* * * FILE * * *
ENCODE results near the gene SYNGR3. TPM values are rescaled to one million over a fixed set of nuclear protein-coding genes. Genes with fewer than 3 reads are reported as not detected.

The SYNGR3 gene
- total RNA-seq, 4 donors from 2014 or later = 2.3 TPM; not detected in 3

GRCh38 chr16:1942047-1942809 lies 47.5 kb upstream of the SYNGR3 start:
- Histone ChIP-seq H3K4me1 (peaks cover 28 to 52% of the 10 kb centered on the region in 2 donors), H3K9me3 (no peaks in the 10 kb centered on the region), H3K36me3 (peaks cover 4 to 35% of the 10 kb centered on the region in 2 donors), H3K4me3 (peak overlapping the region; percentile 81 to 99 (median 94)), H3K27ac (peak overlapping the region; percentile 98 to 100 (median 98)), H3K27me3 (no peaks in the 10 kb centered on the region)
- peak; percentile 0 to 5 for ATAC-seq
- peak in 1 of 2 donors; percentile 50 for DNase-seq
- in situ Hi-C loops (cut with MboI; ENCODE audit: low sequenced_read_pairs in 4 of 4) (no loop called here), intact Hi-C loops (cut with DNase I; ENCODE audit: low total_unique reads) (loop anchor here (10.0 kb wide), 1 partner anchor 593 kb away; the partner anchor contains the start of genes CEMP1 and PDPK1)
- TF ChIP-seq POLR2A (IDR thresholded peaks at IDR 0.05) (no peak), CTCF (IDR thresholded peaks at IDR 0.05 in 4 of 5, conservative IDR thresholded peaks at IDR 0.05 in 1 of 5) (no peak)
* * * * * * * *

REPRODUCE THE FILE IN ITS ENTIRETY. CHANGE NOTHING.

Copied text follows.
ENCODE results near the gene SYNGR3. TPM values are rescaled to one million over a fixed set of nuclear protein-coding genes. Genes with fewer than 3 reads are reported as not detected.

The SYNGR3 gene
- total RNA-seq, 4 donors from 2014 or later = 2.3 TPM; not detected in 3

GRCh38 chr16:1942047-1942809 lies 47.5 kb upstream of the SYNGR3 start:
- Histone ChIP-seq H3K4me1 (peaks cover 28 to 52% of the 10 kb centered on the region in 2 donors), H3K9me3 (no peaks in the 10 kb centered on the region), H3K36me3 (peaks cover 4 to 35% of the 10 kb centered on the region in 2 donors), H3K4me3 (peak overlapping the region; percentile 81 to 99 (median 94)), H3K27ac (peak overlapping the region; percentile 98 to 100 (median 98)), H3K27me3 (no peaks in the 10 kb centered on the region)
- peak; percentile 0 to 5 for ATAC-seq
- peak in 1 of 2 donors; percentile 50 for DNase-seq
- in situ Hi-C loops (cut with MboI; ENCODE audit: low sequenced_read_pairs in 4 of 4) (no loop called here), intact Hi-C loops (cut with DNase I; ENCODE audit: low total_unique reads) (loop anchor here (10.0 kb wide), 1 partner anchor 593 kb away; the partner anchor contains the start of genes CEMP1 and PDPK1)
- TF ChIP-seq POLR2A (IDR thresholded peaks at IDR 0.05) (no peak), CTCF (IDR thresholded peaks at IDR 0.05 in 4 of 5, conservative IDR thresholded peaks at IDR 0.05 in 1 of 5) (no peak)